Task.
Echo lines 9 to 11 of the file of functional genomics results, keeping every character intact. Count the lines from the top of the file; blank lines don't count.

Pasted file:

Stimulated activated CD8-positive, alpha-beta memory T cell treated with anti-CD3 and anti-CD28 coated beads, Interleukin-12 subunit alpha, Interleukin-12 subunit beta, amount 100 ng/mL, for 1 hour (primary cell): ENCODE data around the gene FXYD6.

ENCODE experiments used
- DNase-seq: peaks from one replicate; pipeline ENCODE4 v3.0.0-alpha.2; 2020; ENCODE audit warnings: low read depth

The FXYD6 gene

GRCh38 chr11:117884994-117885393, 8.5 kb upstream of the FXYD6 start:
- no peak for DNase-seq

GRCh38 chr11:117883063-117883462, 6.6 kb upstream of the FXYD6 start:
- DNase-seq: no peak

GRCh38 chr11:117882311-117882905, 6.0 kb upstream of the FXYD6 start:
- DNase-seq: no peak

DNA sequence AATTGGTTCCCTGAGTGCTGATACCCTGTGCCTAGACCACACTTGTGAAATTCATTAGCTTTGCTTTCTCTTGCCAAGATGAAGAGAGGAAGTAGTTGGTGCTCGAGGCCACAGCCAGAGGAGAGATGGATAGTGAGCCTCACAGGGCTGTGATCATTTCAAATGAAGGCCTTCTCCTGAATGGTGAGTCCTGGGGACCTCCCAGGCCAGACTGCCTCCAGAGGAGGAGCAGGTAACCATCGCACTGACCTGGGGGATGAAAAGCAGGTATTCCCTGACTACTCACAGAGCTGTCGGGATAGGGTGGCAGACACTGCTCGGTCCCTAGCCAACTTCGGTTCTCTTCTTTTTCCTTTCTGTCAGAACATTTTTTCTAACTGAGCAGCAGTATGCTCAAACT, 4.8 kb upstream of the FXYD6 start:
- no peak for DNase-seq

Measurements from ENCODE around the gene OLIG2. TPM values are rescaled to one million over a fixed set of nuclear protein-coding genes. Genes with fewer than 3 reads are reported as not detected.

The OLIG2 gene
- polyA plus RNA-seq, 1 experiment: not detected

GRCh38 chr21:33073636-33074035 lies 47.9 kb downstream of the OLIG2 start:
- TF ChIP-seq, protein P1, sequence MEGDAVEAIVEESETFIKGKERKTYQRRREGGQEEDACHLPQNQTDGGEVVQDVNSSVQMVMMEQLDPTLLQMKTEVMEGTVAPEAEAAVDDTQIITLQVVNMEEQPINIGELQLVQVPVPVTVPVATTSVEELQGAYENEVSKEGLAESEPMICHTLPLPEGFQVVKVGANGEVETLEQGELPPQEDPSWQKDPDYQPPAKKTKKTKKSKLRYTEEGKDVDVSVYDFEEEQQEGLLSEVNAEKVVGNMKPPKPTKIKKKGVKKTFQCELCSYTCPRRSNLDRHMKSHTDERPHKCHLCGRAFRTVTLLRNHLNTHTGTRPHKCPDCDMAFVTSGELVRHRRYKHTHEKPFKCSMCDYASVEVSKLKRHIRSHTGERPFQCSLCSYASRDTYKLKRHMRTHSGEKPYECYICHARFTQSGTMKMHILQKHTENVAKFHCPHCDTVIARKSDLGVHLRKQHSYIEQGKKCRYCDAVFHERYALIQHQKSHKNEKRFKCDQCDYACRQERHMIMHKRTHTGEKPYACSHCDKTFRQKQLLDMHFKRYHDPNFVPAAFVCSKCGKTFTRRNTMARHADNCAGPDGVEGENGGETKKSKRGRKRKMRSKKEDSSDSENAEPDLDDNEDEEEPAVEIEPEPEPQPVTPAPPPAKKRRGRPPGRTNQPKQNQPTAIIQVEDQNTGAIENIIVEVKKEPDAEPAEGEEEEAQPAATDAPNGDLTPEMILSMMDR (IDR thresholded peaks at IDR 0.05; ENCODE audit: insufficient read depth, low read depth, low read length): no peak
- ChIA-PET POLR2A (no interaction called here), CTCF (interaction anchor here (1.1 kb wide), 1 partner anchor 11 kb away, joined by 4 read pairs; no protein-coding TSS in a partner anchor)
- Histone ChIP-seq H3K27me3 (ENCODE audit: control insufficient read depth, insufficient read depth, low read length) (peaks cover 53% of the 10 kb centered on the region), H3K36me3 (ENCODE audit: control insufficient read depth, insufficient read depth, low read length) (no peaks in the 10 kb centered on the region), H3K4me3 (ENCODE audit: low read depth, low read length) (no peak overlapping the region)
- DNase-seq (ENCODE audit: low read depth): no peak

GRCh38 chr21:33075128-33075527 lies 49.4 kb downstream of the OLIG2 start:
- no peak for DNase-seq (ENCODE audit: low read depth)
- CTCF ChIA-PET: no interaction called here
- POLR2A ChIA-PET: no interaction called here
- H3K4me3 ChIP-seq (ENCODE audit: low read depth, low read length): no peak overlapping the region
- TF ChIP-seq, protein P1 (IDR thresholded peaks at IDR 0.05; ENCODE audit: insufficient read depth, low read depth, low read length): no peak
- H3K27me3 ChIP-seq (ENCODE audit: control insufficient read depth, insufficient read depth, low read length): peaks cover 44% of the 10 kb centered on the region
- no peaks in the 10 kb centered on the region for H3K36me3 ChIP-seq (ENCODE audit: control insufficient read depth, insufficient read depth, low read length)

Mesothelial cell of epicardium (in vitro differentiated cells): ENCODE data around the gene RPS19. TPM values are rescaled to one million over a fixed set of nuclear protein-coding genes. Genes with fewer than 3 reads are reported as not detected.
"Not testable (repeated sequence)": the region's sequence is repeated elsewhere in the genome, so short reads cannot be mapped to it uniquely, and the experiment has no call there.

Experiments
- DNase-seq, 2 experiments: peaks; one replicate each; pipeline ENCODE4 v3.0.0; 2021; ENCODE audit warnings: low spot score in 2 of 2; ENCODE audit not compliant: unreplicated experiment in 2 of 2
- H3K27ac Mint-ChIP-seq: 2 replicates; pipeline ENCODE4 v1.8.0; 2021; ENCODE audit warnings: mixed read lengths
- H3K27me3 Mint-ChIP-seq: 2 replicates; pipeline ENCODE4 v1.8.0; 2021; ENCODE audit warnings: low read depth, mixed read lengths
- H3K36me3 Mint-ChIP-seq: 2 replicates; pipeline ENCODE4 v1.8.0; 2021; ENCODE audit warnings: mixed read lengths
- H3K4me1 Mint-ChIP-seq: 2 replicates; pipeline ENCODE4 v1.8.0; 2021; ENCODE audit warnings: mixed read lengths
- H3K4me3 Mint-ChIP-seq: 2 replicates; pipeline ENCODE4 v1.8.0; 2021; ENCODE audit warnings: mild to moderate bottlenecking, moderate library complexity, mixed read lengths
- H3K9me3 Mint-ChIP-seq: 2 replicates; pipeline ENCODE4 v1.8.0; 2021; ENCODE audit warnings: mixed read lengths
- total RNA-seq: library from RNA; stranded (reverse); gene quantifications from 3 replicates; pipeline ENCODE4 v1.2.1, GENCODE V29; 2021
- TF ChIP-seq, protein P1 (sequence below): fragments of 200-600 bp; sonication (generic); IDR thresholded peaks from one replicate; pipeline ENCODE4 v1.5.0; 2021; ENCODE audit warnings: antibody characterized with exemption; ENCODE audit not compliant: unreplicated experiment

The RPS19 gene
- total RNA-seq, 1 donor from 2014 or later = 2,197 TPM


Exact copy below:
GRCh38 chr11:117882311-117882905, 6.0 kb upstream of the FXYD6 start:
- DNase-seq: no peak

DNA sequence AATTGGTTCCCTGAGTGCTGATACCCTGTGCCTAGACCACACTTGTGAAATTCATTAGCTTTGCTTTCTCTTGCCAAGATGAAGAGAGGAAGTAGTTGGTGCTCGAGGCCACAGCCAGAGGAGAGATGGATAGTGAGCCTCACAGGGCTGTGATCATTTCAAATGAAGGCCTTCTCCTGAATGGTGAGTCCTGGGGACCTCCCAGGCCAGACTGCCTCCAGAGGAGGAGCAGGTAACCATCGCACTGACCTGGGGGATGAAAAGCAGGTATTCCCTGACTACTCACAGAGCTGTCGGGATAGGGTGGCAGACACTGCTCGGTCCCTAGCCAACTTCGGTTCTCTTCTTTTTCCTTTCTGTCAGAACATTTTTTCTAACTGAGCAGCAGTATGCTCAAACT, 4.8 kb upstream of the FXYD6 start: